world there are alternatives to the problem. Starting at home parents need to be
aware of what their children are watching, as well as how many hours are spent
watching television. More importantly parents need to take time to watch and
discuss the programs with their children. (victor stasburger and edward
donnerstein, 7). This allows for the children, especially the smaller ones who
have a hard time differentiating reality form fiction, to make distinctions.
Schools can also play a role in preventing the problem by accommodating children
with media education. Schools need to redirect negative education into
knowledgeable information. Just because a television program may not be
educational does not mean a student cannot learn from it. An non-educational
show can be turned into a learning tool that will teach children how to think
critically by analyzing the program at hand. The federal government also plays
an important role. They have already begin to help by passing the
Telecommunications Act of 1996, which makes rating possible and V-chips a must.
V-chips are now mandatory for television sets build starting September 1997.
Both V-chips and ratings allow parents to safeguard their children against shows
that they think are inappropriate for them to watch. Lastly the entertainment
industry needs to examine their motives. What do they want to teach children?
They need to take into consideration the harm they may be causing children by
airing a program with too much violence and profanity. During the so-called
"family hour" (the hours between 8:00pm and 9:00pm), "objectable
material such as foul language, violent incidents and lewd references to sexual
activity went up 75%" (Bozell, 1999). According to Strasburger and
Donnerstein (1999), children watch between 16-17 hours of television a week.
Taking this into consideration, producers need to think about the impact it
might have on children’s future behaviors, after all, children are the future.
Though much of the research has shown the downside to television there is an
upside. Television once upon a time was considered to be a great educator
especially for those who were economically disadvantaged. In fact education was
the main emphasis for the television show "Sesame Street." It was
suppose to teach "intellectual skills and knowledge relevant to success in
school. It brought a new level of teaching to those who otherwise wouldn’t have
necessarily gotten it before they entered preschool. Research even suggested
that kids would remember more of their teaching from a video versus hearing it
(Anderson, 1998). As previously stated, television can also be used by schools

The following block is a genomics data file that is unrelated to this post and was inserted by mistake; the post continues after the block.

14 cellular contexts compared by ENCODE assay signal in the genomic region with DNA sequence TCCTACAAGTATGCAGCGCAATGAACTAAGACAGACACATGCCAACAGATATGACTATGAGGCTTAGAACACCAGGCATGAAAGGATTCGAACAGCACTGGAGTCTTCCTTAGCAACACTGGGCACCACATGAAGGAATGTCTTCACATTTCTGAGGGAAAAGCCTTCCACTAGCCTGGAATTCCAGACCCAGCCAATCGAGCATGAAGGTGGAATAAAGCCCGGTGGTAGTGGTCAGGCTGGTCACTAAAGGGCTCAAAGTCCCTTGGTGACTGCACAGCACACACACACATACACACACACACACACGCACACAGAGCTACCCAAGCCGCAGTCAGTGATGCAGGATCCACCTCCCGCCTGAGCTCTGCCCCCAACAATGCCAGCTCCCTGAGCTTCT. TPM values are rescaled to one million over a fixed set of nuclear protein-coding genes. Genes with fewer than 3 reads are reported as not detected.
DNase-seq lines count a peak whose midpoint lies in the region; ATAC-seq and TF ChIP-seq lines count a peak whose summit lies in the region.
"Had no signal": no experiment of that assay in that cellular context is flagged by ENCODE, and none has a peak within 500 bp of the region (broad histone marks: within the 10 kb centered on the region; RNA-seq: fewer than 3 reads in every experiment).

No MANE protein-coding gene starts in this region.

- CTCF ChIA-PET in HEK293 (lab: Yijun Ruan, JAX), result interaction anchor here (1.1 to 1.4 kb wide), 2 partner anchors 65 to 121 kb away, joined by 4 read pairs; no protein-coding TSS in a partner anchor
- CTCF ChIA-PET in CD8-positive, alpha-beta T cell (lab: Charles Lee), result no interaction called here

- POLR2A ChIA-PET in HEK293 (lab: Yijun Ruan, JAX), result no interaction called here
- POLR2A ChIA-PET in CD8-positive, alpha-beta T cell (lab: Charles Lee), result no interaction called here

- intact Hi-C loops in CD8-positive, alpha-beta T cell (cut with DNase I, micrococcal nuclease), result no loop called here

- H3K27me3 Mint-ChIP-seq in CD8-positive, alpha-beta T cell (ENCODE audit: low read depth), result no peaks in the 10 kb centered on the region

as learning tools to educate children to think critically. By analyzing programs
such as "Beavis and Butthead" which tend to have no educational value
whatsoever, children can walk away with a lesson and not a bad influence. In
conclusion, television has taken away precious time that children can otherwise
be reading, writing or exploring new things in their environment. Television is
teaching our future children that violence is accepted and in some cases
desirable. It influences children decisions about who they are and what they
want to be. It has also taken a toll on physical health of young children.
Television was once an educator, but overtime is gradually ruining our youth.
The bottom line is we need to educate our youth and redirect the negative
influences of television into positive activities
Anderson, D. R. (1998). Educational television is not an oxymoron. American
Academy of Political and Social Science, 557, 1-10 proquest direct. Anonymous.
(1999). Less TV, more activity. American Diabetes Association, 52, 1 proquest
direct. Bozell, L. B., III. (1999). For toxic TV, tune in during ‘family hour.’
Human Events, 55, 1-3 proquest direct. Clarke, A.T. & Kuttz-Cortes, B.
(1997). Television viewing, educational quality of the home environment, and
school readiness. The Journal of Educational Research, 90, 1-9 proquest direct.
Kent, D. & Moy, S. (1999). How much is too much? Parenting, 13, 1-3 proquest
direct. Steinberg, s. R., & Kincheloe, J. L. (Eds.). (1997). Kinderculture.
Boulder, CO: Westview Press. Strasburger, V. C. & Donnerstein, E. (1999).
Children, adolescents, and the media: Issues and solutions. American Academy of
Pediatrics, 103, 1-15 proquest direct. Vecchione, A. (1997, August 17).
‘Disturbance’ or ‘radiance’: have we failed the TV test? The Los Angeles Times,
pp.1-3 proquest direct.